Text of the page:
Posts Tagged ‘anjelica huston


Movie Review: When in Rome

Vote for Jose.

Starring Kristen Bell, Josh Duhamel, Will Arnett, Jon Heder, Dax Shepard, Danny DeVito, and Anjelica Huston. Directed by Mark Steven Johnson.

Hey Kids! You wanna make your own romantic comedy? Follow along!

First off: you need a strong female character whose life is hectic, but organized. She must so in love with her career that she doesn’t have time to find love. Take Beth (Bell). She’s the youngest art curator at a museum. She hasn’t found a guy that she loves more than her career.

Okay, now we need a reason for this strong, independent female character to fall in love, so we’ll inject “societal pressure.” Beth’s ex-boyfriend Brady Sacks (Lee Pace) walks up to her and tells her that he has found the perfect match and he’s getting married! Also, she receives a phone call from her younger sister who tells Beth that she is getting married in Italy! Double-whammy!

Let’s enter the Suitor that Even the Audience Knows She’ll Fall in Love with: Nick (Josh Duhamel). Nick is socially awkward, charming, and a sports journalist to boot. He has a geek friend/editor and lives in the “bachelor pad.”

The two need to meet. In this case, one is a bridesmaid and the other a groomsman. Now we have the problem of filling an additional 80 minutes because while we know that Girl A has to get together with Guy B, they can’t be together until the end of the film (in network TV this can take YEARS). This problem is often best fixed using magic or some ancient legend/curse/etc. How about having the female character get drunk and go in the middle of the town square and pick out a few coins. No harm, no foul. Right?

The female character must return to her hectic life, completely oblivious to the coming consequences of what she did. In this case each coin is magically connected to a guy who tossed it into the fountain looking for love on a whim. There’s the street magician Lance (Heder). And Italian artist Antonio (Arnett). And narcissistic model Gale (Shepard). And finally a sausage distributor (DeVito). Each of these characters must be two-dimensional at most (so as not to “show up” the Suitor).

Now, you have to add chaos to the mix and fill in that 80-minute gap to keep Guy and Girl from being together until the very end. For this movie we’ll have each of the other “quirky” suitors show who they are and how magically infatuated with the Girl they are. The Magician tries pulling a “Houdini” in Beth’s apartment. The Model shows up at a restaurant Beth is eating at and presents his modeling portfolio to her as well as taking his shirt off in front of the entire restaurant. The Artist paints an 80-foot tall mural of her naked. The Sausage Distributor shows up at her work and asks for a personal tour.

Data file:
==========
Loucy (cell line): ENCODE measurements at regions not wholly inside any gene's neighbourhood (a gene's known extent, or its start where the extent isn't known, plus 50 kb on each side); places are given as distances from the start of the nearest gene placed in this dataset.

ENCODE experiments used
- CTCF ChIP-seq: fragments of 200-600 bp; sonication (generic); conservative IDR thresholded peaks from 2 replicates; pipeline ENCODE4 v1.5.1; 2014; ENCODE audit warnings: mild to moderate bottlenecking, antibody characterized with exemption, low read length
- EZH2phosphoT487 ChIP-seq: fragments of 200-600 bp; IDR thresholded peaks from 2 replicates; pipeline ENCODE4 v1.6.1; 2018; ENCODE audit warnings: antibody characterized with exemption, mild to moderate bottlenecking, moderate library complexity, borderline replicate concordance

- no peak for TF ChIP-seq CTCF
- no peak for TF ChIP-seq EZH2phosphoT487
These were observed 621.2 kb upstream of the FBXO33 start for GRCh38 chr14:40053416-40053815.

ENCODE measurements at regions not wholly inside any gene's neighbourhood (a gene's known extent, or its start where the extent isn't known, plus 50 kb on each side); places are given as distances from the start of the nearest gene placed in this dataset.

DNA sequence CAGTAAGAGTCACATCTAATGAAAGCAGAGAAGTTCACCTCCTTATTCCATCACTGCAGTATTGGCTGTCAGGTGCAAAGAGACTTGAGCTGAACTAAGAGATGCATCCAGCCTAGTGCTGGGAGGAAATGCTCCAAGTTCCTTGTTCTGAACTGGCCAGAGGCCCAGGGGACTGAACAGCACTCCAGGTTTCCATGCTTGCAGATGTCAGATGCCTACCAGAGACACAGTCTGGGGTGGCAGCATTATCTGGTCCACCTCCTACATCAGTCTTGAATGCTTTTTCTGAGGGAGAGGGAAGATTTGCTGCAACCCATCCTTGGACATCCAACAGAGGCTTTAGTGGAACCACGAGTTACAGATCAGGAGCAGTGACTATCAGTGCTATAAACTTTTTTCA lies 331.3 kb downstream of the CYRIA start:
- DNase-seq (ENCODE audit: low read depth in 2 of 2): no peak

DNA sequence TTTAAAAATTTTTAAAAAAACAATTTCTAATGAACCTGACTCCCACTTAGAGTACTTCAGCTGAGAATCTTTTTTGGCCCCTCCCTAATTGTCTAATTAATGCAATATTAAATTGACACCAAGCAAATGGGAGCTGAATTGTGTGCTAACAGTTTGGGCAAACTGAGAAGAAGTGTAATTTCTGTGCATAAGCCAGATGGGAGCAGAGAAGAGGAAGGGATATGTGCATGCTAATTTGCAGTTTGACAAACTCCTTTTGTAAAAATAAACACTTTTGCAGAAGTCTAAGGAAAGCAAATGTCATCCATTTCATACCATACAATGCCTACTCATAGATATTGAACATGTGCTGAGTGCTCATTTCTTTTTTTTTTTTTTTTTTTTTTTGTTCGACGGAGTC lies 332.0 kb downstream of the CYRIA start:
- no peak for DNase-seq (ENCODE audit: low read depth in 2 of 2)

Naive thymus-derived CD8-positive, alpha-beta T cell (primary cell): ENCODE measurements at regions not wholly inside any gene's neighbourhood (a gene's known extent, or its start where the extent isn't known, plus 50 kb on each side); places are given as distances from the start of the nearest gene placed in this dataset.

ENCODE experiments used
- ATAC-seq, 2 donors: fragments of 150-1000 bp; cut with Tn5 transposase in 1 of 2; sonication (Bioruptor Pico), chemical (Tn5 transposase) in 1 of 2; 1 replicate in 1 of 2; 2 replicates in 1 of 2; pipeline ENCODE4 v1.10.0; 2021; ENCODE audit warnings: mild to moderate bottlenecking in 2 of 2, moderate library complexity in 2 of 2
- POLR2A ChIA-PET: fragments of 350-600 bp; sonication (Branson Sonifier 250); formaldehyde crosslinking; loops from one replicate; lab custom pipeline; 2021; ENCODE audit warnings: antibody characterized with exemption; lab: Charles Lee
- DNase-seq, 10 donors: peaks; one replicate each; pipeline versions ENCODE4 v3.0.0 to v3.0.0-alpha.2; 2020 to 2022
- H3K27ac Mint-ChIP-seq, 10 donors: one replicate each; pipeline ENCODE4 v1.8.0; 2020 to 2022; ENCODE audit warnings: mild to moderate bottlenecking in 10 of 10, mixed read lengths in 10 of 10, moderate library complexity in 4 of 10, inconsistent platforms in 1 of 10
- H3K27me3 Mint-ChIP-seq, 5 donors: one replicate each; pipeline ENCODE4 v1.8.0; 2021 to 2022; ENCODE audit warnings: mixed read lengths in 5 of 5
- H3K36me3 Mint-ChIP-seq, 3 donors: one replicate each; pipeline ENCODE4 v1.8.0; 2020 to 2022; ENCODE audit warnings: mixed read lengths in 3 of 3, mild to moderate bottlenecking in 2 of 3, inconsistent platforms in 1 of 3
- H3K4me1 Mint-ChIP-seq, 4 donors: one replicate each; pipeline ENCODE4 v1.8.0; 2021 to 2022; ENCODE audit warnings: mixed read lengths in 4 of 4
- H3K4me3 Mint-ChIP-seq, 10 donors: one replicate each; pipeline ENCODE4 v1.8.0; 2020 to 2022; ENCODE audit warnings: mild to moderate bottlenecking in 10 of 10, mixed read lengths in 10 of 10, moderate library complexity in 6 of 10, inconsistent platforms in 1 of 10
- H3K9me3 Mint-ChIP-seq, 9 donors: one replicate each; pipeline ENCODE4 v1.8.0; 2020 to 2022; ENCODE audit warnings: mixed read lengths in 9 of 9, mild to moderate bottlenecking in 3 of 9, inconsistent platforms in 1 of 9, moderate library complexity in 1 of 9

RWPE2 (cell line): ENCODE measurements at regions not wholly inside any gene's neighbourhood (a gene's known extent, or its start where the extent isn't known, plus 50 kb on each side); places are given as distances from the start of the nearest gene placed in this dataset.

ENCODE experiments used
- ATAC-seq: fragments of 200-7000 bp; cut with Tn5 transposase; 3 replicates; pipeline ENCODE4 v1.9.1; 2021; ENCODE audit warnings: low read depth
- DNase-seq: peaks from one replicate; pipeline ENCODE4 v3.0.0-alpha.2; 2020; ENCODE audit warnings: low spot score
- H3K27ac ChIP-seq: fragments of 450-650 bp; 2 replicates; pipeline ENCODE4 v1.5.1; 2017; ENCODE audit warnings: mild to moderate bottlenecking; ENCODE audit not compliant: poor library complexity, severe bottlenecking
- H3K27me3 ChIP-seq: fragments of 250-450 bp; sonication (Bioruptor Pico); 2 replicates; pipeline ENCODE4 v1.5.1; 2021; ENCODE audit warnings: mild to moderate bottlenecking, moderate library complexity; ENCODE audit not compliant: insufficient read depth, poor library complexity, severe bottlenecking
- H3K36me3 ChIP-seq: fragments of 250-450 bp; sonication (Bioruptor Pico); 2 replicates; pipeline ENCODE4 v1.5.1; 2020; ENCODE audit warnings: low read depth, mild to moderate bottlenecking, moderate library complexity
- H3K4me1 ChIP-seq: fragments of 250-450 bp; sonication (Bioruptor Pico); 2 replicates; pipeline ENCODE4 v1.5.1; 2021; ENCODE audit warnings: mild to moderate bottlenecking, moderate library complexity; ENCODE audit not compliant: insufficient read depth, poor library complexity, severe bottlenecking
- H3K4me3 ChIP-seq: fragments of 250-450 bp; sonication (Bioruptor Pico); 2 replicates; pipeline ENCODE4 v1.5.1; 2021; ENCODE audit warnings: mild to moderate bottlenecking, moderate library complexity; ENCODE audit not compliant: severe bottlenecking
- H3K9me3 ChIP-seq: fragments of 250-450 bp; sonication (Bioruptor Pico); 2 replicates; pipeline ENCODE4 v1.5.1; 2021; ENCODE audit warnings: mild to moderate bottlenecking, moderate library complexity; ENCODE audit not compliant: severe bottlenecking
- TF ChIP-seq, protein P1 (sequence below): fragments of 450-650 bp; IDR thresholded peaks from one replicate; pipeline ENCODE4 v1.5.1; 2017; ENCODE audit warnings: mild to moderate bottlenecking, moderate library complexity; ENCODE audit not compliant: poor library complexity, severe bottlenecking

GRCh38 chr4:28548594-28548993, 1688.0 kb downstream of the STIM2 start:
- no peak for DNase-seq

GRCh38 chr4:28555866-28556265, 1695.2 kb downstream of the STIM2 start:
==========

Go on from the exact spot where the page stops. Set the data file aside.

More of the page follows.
Each of these characters must find a way to further keep Guy from being with Girl. This includes excessive deliveries of flowers to her as well as breaking up a date. But this isn’t enough. You must instill a seed of doubt in the Girl that she has found True Love. Beth finds out that the reason she has been followed by the others professing their love is because she plucked their coins out of the fountain. Is it possible that one of the coins belonged to Nick?

We’re not done just yet; there’s the “running” scene. This scene is pivotal because the Girl needs to know that the Guy will go to the ends of the Earth for her, and the Guy has to physically run to show that he’s willing to go the distance for her (literal and symbolic) and to show that he’s athletic. This MUST occur with some hint of danger (guy doesn’t make flight/performance/gala event/etc.) Nick must outrun inclemently bad weather (read: lightning strikes) to make it to the museum unveiling.